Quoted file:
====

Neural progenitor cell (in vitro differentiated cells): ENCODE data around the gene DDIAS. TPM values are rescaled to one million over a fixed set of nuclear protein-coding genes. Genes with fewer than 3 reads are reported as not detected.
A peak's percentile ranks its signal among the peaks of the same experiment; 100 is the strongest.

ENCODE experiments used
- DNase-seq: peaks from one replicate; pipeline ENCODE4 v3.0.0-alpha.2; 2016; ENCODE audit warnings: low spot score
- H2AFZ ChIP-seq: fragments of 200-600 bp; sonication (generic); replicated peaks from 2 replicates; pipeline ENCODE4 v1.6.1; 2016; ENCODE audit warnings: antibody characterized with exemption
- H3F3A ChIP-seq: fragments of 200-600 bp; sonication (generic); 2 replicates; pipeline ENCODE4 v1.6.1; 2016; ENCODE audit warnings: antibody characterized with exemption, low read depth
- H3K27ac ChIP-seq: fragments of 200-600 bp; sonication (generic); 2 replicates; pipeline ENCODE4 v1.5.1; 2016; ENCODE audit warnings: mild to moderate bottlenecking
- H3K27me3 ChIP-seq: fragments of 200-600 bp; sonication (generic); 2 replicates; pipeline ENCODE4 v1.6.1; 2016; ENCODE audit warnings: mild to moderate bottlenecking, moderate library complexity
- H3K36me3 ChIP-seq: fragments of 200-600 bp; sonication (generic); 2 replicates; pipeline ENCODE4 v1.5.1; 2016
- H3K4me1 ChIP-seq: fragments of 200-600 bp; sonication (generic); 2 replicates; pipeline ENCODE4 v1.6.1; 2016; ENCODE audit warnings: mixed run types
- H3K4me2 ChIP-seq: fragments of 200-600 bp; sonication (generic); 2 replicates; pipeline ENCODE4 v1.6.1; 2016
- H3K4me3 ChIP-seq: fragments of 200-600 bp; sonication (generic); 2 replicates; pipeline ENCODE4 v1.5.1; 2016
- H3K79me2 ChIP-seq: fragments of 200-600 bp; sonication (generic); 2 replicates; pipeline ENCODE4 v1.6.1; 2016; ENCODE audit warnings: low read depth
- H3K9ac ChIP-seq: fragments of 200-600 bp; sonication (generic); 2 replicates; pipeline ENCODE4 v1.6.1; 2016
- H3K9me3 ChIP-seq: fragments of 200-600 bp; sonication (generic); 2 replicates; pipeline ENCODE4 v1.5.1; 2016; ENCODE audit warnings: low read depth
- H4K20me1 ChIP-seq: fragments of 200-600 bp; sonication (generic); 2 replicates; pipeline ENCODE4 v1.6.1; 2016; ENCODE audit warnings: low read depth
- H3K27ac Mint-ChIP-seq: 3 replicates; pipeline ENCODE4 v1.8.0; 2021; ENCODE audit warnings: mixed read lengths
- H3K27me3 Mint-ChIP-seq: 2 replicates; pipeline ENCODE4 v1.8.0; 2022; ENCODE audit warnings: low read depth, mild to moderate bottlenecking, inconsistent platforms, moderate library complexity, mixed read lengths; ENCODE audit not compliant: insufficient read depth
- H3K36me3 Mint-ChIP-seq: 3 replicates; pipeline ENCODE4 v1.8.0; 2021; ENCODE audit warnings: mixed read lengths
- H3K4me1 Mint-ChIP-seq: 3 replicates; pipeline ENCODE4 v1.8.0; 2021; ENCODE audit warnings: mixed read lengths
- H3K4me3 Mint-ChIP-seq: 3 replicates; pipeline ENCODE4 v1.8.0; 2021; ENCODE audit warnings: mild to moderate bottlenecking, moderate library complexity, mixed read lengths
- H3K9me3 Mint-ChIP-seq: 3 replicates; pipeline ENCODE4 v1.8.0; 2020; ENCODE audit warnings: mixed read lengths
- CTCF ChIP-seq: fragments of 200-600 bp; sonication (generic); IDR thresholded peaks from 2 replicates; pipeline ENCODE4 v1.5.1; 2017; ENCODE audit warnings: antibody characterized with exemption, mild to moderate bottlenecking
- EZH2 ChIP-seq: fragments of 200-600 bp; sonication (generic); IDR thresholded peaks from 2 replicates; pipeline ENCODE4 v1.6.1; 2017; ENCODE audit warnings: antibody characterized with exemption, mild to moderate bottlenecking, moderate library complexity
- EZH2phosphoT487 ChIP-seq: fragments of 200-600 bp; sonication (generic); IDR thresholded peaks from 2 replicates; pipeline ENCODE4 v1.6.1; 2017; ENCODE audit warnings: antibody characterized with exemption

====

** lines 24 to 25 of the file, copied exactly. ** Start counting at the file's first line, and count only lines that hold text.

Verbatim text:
- EZH2 ChIP-seq: fragments of 200-600 bp; sonication (generic); IDR thresholded peaks from 2 replicates; pipeline ENCODE4 v1.6.1; 2017; ENCODE audit warnings: antibody characterized with exemption, mild to moderate bottlenecking, moderate library complexity
- EZH2phosphoT487 ChIP-seq: fragments of 200-600 bp; sonication (generic); IDR thresholded peaks from 2 replicates; pipeline ENCODE4 v1.6.1; 2017; ENCODE audit warnings: antibody characterized with exemption